Freddie Blassie Article

Discussion in 'Smack Down!' started by masterragu, Jun 4, 2003.

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  1. masterragu

    masterragu Sweep The Leg, Johnny!

    Dec 11, 1999
    I was searcing the internet earlier today and came across an obituary/article
    from the Los Angeles Times. It talks about his career in the wrestling

    The article/obituary is in bold.

    Freddie Blassie, the silver-maned wrestler with a voice from the depths of
    the earth who made himself a hero to mat fans in the 1950s and '60s by playing
    the villain, has died. He was 85.

    Blassie, who became a cult figure outside the ring and starred with comedian
    Andy Kaufman in "My Breakfast With Blassie," died of heart failure June 2 in
    Hartsdale, N.Y., according to Jeff Walton, a onetime wrestling publicist in Los
    Angeles who knew Blassie well.

    A fierce competitor in the ring known for unorthodox methods and a penchant
    for bloodletting, Blassie was verbose and boastful. Fans might recall his
    interviews with local announcer Dick Lane in which he would proclaim his vast
    superiority over a number of lesser opponents, branding them all "pencil-neck
    geeks." Those colorful interviews helped make him a celebrity in the newly
    expanding medium of television.

    Born Fred Blassman in St. Louis, Blassie played baseball and football in high
    school. He also reportedly excelled as a boxer. He joined the Navy at the
    start of World War II and started wrestling initially under the name of Sailor
    Fred Blassie while stationed at Port Hueneme.

    After the war, Blassie returned to the Midwest and continued wrestling
    professionally. Using a variety of names, he wrestled the top performers of the day
    including Lou Thesz and Gorgeous George, but did not reach their level of

    After a move to the West Coast, he tried a different promotional scheme —
    that of a villain. The nastier he was in the ring, the more popular he became to
    fans on the other side of the ropes.

    Sportswriter Jim Murray called him "the worst villain since Hitler" in a 1961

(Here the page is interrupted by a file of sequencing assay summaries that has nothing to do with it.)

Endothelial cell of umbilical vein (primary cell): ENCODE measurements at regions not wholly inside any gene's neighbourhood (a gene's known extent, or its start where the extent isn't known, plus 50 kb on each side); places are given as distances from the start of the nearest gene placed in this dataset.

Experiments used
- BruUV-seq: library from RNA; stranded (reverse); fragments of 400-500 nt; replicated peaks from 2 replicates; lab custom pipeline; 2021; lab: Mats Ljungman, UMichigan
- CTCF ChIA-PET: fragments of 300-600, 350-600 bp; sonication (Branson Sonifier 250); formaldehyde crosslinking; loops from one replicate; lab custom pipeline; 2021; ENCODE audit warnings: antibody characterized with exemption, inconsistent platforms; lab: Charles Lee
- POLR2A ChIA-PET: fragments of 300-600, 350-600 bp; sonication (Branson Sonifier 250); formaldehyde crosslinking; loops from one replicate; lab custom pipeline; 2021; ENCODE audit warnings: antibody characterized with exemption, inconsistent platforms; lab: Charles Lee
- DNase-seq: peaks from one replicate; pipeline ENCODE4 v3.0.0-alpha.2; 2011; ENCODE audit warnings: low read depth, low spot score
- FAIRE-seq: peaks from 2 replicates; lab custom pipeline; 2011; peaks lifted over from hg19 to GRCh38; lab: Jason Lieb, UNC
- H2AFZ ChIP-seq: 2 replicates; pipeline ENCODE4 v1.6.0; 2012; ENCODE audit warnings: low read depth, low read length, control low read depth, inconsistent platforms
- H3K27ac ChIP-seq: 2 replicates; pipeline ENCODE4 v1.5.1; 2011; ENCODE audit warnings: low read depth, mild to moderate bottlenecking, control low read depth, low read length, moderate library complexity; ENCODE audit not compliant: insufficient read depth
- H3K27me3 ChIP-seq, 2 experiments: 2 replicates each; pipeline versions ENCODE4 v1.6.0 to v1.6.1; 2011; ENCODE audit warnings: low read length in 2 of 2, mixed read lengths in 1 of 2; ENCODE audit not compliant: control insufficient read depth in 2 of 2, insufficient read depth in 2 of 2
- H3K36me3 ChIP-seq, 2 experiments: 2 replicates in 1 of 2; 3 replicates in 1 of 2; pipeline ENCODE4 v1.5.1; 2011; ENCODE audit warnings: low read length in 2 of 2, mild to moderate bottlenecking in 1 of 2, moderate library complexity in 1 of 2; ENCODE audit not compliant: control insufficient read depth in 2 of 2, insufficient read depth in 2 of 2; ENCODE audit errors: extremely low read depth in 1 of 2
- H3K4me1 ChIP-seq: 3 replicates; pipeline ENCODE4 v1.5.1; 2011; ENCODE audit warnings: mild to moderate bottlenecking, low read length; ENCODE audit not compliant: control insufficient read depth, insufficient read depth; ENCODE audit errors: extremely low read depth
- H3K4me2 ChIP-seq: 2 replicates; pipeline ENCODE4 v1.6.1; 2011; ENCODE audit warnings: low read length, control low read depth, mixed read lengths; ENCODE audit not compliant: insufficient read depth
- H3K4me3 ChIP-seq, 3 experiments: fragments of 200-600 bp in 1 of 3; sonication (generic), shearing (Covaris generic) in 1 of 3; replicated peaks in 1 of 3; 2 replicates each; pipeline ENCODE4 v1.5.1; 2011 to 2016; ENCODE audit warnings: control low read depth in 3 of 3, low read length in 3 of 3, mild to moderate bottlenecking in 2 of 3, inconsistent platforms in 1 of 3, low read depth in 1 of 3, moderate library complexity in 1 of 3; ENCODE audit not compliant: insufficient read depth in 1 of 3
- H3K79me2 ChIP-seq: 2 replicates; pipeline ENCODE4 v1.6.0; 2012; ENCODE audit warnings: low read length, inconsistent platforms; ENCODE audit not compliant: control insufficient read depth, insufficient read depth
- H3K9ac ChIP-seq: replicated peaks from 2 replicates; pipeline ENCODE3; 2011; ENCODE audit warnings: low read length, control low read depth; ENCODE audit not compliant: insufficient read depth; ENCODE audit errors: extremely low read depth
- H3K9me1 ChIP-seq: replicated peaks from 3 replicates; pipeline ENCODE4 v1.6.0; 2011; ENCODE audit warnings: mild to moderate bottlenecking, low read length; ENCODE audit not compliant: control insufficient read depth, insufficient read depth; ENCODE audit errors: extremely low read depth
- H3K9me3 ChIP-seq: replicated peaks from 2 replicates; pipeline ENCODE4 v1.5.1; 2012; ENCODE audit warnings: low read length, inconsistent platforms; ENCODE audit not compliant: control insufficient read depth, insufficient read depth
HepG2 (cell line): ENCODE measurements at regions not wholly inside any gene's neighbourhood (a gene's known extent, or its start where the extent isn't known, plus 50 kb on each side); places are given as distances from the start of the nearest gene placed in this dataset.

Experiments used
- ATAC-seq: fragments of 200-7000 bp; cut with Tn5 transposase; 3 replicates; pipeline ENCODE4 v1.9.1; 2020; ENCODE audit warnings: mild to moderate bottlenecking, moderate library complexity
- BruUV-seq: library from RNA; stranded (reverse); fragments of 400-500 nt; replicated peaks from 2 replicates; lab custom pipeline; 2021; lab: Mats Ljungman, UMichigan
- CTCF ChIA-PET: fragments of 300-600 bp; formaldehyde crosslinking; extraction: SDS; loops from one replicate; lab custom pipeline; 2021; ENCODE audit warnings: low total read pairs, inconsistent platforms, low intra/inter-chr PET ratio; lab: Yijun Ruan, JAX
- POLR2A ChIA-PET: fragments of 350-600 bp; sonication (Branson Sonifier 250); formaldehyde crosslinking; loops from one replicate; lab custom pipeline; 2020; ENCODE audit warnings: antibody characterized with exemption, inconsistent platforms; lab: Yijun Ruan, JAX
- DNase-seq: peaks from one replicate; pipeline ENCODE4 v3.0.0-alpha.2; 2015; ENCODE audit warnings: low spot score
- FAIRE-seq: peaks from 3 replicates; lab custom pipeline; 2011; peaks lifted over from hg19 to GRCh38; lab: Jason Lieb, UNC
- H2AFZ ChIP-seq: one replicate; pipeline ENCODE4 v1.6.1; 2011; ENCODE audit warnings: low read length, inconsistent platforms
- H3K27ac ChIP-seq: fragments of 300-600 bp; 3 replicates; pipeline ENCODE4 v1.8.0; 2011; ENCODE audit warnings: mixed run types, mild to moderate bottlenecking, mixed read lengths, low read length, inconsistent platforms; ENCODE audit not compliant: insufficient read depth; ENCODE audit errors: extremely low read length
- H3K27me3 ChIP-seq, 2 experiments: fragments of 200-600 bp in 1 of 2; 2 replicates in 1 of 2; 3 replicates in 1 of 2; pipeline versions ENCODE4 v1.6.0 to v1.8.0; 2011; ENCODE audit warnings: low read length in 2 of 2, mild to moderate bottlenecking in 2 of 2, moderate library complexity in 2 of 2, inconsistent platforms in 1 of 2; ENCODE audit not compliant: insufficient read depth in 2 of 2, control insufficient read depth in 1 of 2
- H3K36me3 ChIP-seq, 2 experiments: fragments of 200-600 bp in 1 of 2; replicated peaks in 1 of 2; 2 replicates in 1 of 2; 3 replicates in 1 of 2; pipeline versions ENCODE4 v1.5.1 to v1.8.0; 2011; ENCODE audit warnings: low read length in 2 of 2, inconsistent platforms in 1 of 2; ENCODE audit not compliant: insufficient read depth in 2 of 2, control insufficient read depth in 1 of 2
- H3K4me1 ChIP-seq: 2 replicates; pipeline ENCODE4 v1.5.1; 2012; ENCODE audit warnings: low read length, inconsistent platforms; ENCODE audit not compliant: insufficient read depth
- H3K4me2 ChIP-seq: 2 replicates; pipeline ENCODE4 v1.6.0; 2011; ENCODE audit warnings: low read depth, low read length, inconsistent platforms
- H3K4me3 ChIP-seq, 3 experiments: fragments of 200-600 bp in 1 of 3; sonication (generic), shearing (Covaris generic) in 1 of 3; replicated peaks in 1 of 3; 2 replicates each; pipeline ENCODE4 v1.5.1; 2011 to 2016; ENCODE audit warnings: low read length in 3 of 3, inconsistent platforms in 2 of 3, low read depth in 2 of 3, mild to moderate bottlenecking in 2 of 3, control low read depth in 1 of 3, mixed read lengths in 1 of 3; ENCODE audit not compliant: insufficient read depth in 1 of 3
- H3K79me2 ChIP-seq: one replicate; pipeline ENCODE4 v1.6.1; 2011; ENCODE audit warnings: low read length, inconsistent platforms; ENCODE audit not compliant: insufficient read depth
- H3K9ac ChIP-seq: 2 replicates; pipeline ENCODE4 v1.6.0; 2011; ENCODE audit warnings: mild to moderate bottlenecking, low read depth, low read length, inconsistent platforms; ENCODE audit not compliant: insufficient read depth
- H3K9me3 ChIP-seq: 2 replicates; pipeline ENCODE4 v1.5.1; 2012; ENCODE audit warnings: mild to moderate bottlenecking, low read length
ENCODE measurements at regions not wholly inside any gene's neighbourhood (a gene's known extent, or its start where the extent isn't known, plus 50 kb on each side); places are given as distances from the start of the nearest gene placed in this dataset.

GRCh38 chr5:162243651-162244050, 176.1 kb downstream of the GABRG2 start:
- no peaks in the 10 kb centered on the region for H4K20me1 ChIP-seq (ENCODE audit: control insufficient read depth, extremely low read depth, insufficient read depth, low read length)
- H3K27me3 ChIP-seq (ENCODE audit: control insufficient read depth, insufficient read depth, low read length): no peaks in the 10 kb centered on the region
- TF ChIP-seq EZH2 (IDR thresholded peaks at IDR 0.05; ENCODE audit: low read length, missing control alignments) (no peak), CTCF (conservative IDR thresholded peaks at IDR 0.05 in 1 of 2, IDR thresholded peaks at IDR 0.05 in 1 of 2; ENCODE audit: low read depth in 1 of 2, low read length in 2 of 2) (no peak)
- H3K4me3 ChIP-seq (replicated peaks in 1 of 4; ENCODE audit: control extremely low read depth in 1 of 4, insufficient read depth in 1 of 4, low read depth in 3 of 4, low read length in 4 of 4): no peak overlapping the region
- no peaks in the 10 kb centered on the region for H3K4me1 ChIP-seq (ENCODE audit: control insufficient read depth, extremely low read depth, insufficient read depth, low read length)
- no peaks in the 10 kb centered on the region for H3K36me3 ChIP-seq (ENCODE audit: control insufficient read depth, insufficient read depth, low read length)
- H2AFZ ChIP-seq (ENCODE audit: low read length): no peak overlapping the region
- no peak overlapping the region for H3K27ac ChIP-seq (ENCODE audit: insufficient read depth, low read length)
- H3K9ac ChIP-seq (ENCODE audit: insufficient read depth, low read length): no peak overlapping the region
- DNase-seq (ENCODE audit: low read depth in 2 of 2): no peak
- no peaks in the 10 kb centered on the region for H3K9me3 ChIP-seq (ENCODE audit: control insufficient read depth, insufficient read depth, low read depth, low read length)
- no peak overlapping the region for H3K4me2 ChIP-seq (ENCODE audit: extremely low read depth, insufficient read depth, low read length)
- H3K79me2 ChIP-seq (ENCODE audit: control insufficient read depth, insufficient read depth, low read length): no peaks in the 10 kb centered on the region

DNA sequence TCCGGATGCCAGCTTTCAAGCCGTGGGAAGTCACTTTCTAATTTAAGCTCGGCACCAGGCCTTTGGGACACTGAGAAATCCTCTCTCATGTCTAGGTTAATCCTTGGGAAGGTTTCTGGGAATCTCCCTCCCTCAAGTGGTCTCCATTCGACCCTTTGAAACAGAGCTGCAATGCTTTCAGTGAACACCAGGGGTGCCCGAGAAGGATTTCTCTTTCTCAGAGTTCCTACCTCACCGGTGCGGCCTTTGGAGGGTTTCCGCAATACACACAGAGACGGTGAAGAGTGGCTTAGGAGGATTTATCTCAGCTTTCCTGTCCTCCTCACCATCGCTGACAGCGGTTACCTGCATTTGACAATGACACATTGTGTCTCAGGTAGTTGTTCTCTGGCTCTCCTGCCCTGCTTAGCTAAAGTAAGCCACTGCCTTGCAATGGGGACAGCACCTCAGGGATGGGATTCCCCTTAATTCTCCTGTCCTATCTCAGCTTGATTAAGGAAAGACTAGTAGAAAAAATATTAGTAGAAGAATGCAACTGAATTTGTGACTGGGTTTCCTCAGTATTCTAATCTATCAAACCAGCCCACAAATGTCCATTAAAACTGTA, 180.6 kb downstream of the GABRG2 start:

column in The Times.

    Blassie, Murray wrote, "has dedicated his life to wrapping up as much hate as
    one man can safely carry in a lifetime. As a result he has wrought something
    of a revolution in the unmanly art of exhibition wrestling."

    That revolution — making the villain the hero — put fans in the seats and
    money in Blassie's pocket.

    He won the WWA World Heavyweight Wrestling Championship from French star
    Edouard Carpentier at the L.A. Sports Arena in 1961. According to Walton,
    Blassie's biggest achievement came Aug. 27, 1971, when he met and defeated Canadian
    wrestler "Golden Greek" John Tolos at the Coliseum before 25,000 wrestling fans.

    Blassie held various regional titles, Walton said, including the WWA World
    Title on five separate occasions, the Americas' Heavyweight Title nine times and
    tag team belts with various partners over the years.

    By the 1970s, Blassie had relocated to the East Coast where he successfully
    pursued his mat career. He was popular in Japan as well.

    He retired from competition in the late 1970s to manage a new generation of
    gladiators such as Hulk Hogan.

    Blassie did not just fade away after he left the ring. He worked for Vince
    McMahon and the World Wrestling Federation, now known as World Wrestling
    Entertainment. He did an advice segment on the "Tuesday Night Titans" TV program,
    made personal appearances and did radio interviews.

    The film "My Breakfast With Blassie," which came out in 1983, was a spoof of
    "My Dinner With Andre." The camera followed Blassie and Kaufman as they ate
    and discussed life at a local restaurant that looked like a Denny's.

    Blassie is survived by his wife, Miyako, and three children.

    Funeral services will be held at noon Friday at Hitchcock Presbyterian Church
    in Scarsdale, N.Y.
  2. Rukahs96

    Rukahs96 New Member

    Sep 18, 2000
    RIP to him, I've only seen clips of him wrestle, but I've heard that he was the greatest bad guy ever
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